"An exquisitely powerful anthology... gripping scenarios that are hard to put down and unforgettable literary productions."
The photos are real. The places are not.
From the creative team behind the award-winning Shadows And Teeth horror series comes a reality-bending anthology that combines eerie vintage photos with terrifying stories.
Features 25 new stories by horror luminaries Guy N. Smith, Adam Millard, Nicholas Paschall, and more!
The places in this book are shunned, abandoned and forgotten. They do not exist, and yet here you will find the stories of people who have gone and survived to tell their tales, complete with photographs. These are the postcards from the void, frightful evidence of places that should not be, and yet exist in our nightmares. Should you dare to venture into these blighted places, remember: don't talk to strangers; don't stray far from home; and never, ever go in alone.
Click the button to purchase your copy, or watch the trailer, below.
It was bound to happen eventually. We're just surprised it didn't happen sooner.
In case you haven't been following along, the two head honchos here at Darkwater Syndicate are fantasy authors. Dragons feature prominently in their works, and the dragons in their stories couldn't be any more different. Over the years, this difference of opinion has led to heated discussions, near-fistfights, and the errant thrown shoe.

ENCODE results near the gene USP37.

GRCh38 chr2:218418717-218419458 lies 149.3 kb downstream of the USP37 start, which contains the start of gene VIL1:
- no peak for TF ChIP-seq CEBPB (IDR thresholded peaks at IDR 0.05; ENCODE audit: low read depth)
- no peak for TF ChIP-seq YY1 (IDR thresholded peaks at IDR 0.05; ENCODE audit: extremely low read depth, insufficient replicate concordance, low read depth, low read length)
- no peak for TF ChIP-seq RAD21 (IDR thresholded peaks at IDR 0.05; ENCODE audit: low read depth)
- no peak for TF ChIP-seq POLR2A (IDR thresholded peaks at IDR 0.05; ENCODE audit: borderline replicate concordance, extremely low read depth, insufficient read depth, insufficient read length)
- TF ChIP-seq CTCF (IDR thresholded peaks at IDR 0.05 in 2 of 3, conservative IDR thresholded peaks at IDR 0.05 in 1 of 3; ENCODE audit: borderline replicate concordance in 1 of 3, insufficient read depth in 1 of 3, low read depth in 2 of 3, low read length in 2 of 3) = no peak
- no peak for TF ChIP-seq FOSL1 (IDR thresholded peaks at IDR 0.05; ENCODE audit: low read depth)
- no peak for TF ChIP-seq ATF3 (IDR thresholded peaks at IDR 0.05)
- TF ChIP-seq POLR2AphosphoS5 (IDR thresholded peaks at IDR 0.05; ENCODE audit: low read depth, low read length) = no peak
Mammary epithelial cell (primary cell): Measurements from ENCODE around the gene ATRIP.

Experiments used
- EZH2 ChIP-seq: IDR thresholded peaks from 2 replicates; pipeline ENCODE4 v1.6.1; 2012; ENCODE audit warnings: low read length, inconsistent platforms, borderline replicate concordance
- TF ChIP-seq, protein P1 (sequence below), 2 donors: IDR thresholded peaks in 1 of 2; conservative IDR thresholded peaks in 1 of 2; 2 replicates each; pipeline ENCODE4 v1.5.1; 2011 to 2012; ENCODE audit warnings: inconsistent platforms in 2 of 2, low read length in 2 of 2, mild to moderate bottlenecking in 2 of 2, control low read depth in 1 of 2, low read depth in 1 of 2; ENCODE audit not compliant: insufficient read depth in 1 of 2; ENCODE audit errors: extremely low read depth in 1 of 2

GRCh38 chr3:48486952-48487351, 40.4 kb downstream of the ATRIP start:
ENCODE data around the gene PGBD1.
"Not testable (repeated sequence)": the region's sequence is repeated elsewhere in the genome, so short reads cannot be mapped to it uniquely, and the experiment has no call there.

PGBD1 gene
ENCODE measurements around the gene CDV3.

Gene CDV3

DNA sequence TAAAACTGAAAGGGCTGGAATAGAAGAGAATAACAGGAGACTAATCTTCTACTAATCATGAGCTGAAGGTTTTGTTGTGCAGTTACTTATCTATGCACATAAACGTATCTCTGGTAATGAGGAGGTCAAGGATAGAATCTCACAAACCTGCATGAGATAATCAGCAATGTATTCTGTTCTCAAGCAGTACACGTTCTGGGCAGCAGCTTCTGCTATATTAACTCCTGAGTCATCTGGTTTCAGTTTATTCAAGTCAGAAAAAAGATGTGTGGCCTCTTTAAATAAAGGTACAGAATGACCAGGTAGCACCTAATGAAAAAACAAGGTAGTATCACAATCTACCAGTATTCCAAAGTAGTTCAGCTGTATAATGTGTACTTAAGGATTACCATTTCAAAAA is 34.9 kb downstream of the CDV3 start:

Today, the two seek to resolve their differences in a debate over whose depiction of dragons is the most accurate. But before we get into that discussion, let's introduce the debaters.
[MODERATOR]: Mr. Simon will begin the discussion. If you would...
[ASJ]: Gladly. If you're going to talk about dragons as a viable race, you need to take a page from science and see what works and what doesn't, from an evolutionary standpoint. Dragons can't be big, lumbering, cold-blooded brutes for the same reason dinosaurs aren't alive today. Why? Much as that fiery death-comet helped speed things along, any creature designed along the same lines as dinosaurs would be inefficient, and nature has a way of making inefficient creatures go extinct.
That's why I put forth that dragons: (1) are warm-blooded, (2) small, (3) intelligent, and (4) social.